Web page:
the rare times that we go out to eat, once in a while i let them order off of the kids' menu because they think they like those foods and it's a treat. sometimes, they find that the food they thought they liked isn't that great. Kind of takes the fantasy out of something they've been pining for.

        My kids will eat certain vegetables and other foods that are typically not "kid-friendly," but they still refuse other foods. for example, they refuse almost anything that i've added spices to (like a curry or marinara), but both cheer whenever i buy artichokes. my daughter eats sardines and anchovies out of the jar, and my youngest gets quite mad if i don't share my sauteed greens. but they'd still prefer to eat off the kids' menu most of the time. they also like rice, and so we do include rice, rice pasta, and the occasional gluten-free baked good (usually made with rice and/or cassava flour). My oldest (8) came home from school one day incredulous that his friends don't like sweet bell peppers. apparently they made a huge deal out of the fact that he eats them; we think they're treats here at home.

        also, yes it really bugs me that kids' menus suck so much. I'd hope that the kids' menu would have smaller portioned options that the adults are offered. my kids rarely agree on a particular meal choice, so splitting an adult meal isn't appealing.
        Last edited by Saoirse; 07-14-2012, 12:09 PM.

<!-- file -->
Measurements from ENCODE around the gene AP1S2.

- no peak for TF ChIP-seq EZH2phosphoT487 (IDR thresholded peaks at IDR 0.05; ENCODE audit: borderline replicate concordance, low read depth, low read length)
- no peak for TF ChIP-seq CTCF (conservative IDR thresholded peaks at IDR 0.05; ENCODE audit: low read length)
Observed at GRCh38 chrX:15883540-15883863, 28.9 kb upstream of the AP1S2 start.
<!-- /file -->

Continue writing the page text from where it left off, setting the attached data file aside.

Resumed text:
my primal journal:


        • #19
          I call it the fast food syndrome. If kids are fed as "adult" food growing up they will eat "adult" food in a restaurant. If they get used to processed tasteless crap that is what they will want hence the "kids" menu.

          I can't remember my kids every eating from the kids menu, if they needed a smaller portion we would ask for a half portion or ask to order of the lunch menu for them. And because we never ate fast food they all hate it now.
          Eating primal is not a diet, it is a way of life.
          Don't forget to play!


          • #20
            We always order for our son off the regular menu for two reasons: 1. the portion size is large enough for him (he eats like an adult); and 2. the food quality is better.

            We recently went to our favorite restaurant and DS had a beautiful med-rare steak (and cut it himself), with a rocket and roasted veg salad, and a fermented ginger ale. He also asked to speak to the chef, and they had a discussion about who his suppliers are because it "was the best steak I've ever eaten."

            The chef took DS back to the kitchens to show him around, and to talk about how to properly cook a steak. They brought a chair in for DS to stand on. I wish I'd had my camera.

            DS is a foodie.


            • #21
              Originally posted by Daisynyc View Post